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Turkey, Russia Agree To De-Mining Operation In Ukrainian Ports To Erect 'Grain Corridor'

Turkey, Russia Agree To De-Mining Operation In Ukrainian Ports To Erect ‘Grain Corridor’

For days the United Nations has been in (so far unsuccessful) talks on cobbling together an agreement on plans to unblock Black Sea grain exports from Ukrainian ports, including controversial discussions with Russia, which has stood accused of ‘weaponizing’ global food supply with its military blockade of key ports. Moscow has in turn charged that Ukraine said ports, making tanker traffic impossible, while also saying the West must ease sanctions if it hopes to get crucial grain exports flowing again.

UN officials have said President Vladimir Putin’s offer to lift the blockade if sanctions are dropped is “complicating” the already “fragile” negotiations. Washington has been watching with skepticism: “The bottom line is that, apart from leveraging overland routes, we need to get the ports back up and running so we can boost food supplies for those most in need,” a State Department spokesperson said in weekend comments.

Image: Pixabay

Russia has reportedly reached an agreement with Turkey to erect a de-mined ‘grain corridor’ which would provide safe passage to Ukrainian grain cargo ships out of the Black Sea port of Odessa via joint military escorts. 

Turkish media source Daily Sabah is reporting the following on Monday:

Russian government plans to allow ships carrying grain supplies to leave the port of Odessa in Ukraine, according to a report, easing a blockade that has triggered fears of widespread shortages and hunger.

The Russian leadership has agreed with Kyiv and Ankara on a scheme to release grain shipments from Odessa, which has been subject to a blockade, the pro-government Izvestia reported, citing government circles.

“In the territorial waters of the neighboring country, Turkish military forces will take over the demining and they will also escort the ships as far as neutral waters,” Monday’s report said.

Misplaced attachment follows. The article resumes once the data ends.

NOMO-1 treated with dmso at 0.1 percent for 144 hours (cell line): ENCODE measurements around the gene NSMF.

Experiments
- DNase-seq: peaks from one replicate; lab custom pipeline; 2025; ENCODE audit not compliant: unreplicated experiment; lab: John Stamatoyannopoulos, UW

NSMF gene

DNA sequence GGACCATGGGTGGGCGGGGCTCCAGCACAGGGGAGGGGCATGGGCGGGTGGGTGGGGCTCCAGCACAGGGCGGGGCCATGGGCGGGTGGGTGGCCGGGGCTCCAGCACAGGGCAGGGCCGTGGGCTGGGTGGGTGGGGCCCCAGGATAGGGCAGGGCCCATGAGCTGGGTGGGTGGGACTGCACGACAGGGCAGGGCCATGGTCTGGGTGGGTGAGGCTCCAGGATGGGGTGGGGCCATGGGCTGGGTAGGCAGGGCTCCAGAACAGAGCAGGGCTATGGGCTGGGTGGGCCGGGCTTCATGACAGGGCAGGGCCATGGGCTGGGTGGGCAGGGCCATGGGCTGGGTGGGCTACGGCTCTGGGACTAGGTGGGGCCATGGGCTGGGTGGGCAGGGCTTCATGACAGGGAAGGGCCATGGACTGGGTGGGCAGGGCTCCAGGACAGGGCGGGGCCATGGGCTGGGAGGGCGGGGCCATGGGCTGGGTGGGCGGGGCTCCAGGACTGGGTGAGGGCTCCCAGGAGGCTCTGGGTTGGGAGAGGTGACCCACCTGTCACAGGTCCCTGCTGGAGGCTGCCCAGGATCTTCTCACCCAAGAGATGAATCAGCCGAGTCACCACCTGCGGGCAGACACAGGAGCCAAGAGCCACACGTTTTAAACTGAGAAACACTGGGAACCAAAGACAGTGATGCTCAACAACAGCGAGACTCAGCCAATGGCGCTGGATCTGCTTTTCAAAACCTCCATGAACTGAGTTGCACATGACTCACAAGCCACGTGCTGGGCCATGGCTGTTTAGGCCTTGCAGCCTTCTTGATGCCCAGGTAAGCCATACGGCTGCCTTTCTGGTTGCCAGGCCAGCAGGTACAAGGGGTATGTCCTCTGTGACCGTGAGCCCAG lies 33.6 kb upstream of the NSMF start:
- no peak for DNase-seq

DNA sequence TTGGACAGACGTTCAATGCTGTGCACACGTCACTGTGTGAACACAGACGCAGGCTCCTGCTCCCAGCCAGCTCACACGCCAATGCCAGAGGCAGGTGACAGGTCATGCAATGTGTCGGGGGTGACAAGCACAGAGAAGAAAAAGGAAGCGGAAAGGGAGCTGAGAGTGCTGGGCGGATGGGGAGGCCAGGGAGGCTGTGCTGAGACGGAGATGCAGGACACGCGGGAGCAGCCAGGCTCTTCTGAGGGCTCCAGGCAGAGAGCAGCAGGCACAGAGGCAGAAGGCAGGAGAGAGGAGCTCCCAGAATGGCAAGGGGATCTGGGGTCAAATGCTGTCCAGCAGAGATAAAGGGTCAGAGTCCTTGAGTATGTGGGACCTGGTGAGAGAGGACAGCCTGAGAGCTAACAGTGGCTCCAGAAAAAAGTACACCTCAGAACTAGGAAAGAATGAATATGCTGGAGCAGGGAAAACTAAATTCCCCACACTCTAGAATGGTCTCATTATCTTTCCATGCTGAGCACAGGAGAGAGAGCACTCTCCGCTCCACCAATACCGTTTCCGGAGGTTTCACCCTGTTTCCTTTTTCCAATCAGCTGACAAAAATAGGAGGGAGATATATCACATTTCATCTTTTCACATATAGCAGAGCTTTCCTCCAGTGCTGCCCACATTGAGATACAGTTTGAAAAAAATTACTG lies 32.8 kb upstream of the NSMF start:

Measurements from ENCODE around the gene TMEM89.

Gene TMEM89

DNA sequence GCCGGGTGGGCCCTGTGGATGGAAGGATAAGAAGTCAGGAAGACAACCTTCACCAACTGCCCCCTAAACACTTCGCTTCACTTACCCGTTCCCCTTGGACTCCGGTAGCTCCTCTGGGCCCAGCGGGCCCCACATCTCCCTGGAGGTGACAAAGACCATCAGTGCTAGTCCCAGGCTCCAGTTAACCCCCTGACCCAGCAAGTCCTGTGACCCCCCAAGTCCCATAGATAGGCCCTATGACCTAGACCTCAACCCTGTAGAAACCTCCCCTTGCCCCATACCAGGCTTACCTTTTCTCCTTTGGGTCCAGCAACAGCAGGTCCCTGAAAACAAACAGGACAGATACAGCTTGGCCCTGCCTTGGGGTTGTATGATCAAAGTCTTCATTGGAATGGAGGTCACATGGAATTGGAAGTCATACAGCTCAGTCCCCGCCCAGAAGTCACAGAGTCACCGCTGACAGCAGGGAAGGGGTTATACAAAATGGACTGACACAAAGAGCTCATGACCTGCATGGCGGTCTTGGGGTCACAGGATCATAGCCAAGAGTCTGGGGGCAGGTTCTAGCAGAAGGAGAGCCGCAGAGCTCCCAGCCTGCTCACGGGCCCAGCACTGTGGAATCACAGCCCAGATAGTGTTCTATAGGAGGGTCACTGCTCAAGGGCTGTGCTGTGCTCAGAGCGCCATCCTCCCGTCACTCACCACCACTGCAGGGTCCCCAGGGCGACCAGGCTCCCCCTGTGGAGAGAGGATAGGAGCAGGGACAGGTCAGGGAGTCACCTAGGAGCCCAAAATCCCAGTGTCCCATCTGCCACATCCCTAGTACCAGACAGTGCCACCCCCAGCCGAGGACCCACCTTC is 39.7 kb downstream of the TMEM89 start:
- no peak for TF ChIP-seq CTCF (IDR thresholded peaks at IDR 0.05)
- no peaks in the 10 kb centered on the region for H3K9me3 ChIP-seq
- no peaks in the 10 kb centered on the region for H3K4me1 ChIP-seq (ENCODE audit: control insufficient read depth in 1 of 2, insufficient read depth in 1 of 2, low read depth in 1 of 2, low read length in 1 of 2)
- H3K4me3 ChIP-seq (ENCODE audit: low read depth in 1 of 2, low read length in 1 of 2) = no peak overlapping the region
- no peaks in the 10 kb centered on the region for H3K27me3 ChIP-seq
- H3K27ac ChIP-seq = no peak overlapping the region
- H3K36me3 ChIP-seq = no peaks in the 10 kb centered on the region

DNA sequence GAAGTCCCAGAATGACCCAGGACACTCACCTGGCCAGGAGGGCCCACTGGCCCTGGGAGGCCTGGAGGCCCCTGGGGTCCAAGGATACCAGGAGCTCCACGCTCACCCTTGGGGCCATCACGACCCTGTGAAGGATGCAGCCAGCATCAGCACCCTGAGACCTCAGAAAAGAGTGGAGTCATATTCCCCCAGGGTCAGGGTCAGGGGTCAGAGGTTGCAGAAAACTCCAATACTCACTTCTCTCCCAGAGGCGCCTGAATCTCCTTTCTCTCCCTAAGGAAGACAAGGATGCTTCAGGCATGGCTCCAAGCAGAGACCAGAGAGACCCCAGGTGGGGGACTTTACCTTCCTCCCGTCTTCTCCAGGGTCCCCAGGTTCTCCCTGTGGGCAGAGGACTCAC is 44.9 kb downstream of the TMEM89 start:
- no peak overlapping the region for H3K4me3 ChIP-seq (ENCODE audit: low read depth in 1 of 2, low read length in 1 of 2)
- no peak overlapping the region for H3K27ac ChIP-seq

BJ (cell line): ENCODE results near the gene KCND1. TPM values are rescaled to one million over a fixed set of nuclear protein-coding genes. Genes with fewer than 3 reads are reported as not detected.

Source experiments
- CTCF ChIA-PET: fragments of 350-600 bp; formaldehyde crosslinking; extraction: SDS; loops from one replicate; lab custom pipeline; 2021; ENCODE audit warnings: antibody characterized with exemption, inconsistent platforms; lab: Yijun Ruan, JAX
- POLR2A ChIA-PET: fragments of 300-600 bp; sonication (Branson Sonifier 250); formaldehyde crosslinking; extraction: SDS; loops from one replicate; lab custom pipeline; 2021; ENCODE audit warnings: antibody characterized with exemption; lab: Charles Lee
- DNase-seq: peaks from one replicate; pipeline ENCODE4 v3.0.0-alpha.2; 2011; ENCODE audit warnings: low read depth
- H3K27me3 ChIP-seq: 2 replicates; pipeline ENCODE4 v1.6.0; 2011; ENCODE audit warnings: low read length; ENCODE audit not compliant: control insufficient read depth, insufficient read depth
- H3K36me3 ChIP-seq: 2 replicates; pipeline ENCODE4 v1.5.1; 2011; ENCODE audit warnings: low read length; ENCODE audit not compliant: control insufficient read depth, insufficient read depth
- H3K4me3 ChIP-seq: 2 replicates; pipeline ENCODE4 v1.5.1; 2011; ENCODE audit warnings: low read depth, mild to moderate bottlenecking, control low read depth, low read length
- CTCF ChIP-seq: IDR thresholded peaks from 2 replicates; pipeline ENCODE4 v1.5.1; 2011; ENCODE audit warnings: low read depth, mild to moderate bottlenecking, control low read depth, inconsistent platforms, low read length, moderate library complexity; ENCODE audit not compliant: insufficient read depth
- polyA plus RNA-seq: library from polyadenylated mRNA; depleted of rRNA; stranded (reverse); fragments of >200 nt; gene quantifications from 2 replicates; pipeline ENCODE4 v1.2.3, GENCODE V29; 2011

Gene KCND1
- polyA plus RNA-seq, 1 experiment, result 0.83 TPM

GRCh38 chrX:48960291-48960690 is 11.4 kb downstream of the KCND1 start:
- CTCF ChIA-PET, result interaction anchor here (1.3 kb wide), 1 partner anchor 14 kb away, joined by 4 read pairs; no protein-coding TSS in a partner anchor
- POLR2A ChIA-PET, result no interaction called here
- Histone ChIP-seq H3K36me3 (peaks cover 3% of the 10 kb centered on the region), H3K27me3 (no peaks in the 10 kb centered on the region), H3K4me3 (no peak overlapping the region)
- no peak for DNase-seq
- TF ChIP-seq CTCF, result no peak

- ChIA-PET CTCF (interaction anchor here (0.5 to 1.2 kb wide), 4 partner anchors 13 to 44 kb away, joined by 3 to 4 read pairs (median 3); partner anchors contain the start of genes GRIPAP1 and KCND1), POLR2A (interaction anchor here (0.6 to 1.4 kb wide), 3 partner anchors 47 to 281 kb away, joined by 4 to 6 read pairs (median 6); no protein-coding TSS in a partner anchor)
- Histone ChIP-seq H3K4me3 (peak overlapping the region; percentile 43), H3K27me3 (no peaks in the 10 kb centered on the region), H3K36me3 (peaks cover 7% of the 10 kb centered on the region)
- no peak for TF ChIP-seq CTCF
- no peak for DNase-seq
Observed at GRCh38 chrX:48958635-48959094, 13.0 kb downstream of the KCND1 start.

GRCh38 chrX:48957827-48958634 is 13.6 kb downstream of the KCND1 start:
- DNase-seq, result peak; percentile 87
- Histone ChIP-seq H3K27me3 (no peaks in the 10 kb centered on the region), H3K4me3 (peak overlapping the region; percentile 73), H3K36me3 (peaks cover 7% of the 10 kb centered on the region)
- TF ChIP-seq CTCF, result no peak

Russian warships would then escort the vessels carrying grain to the Bosporus.

Russian Foreign Minister Sergey Lavrov previously told reporters the following in recent a press conference, according to Yahoo News citing regional sources:

A conversation (between the Russian President Vladimir Putin) and President Erdoğan has resulted in an agreement that our Turkish colleagues will try to help to organize the demining of Ukrainian seaports in order to release ships which were technically taken hostage together with cargo needed in developing countries.

It’s as yet unclear if the Ukrainian side has actually signed onto the reported deal, or whether it was involved in negotiating or possibly had its interests represented by Turkey in any way.

The report continues: “Lavrov said this agreement stipulates that Ukraine will not use the demining process to strengthen its military capability and will not disrupt the Russian navy.”

This agreement which is being reported from the Russian side appears to have taken place outside of UN channels, and it’s uncertain how it will be received in the West, given that recently the UK and some European backers of Ukraine have floated their own plans for a ‘safe corridor’ established by an international naval escort. Russia has of course rejected these offers to Ukraine of Western naval escorts.

Turkey would have to approve any potential final agreed upon international plan, given that it controls passage of foreign ships through the Dardanelles and Bosporus straits based on the Montreux Convention.

The wording of the Kremlin statement announcing the possible Russia-Turkey demining plan is interesting given it accuses Ukraine of holding commercial shipping “hostage”.

Ukraine for its part has charged Russia with stealing and then selling off vital Ukrainian grain while holding the global food supply hostage, and blackmailing world powers for the sake of sanctions relief.

However, one analyst was cited in The NY Times as saying of the hard-hit African continent which remains very heavily dependent on Ukrainian grain exports, “Africans don’t care where they get their food from, and if someone is going to moralize about that, they are mistaken.”

Tyler Durden
Mon, 06/06/2022 – 14:05

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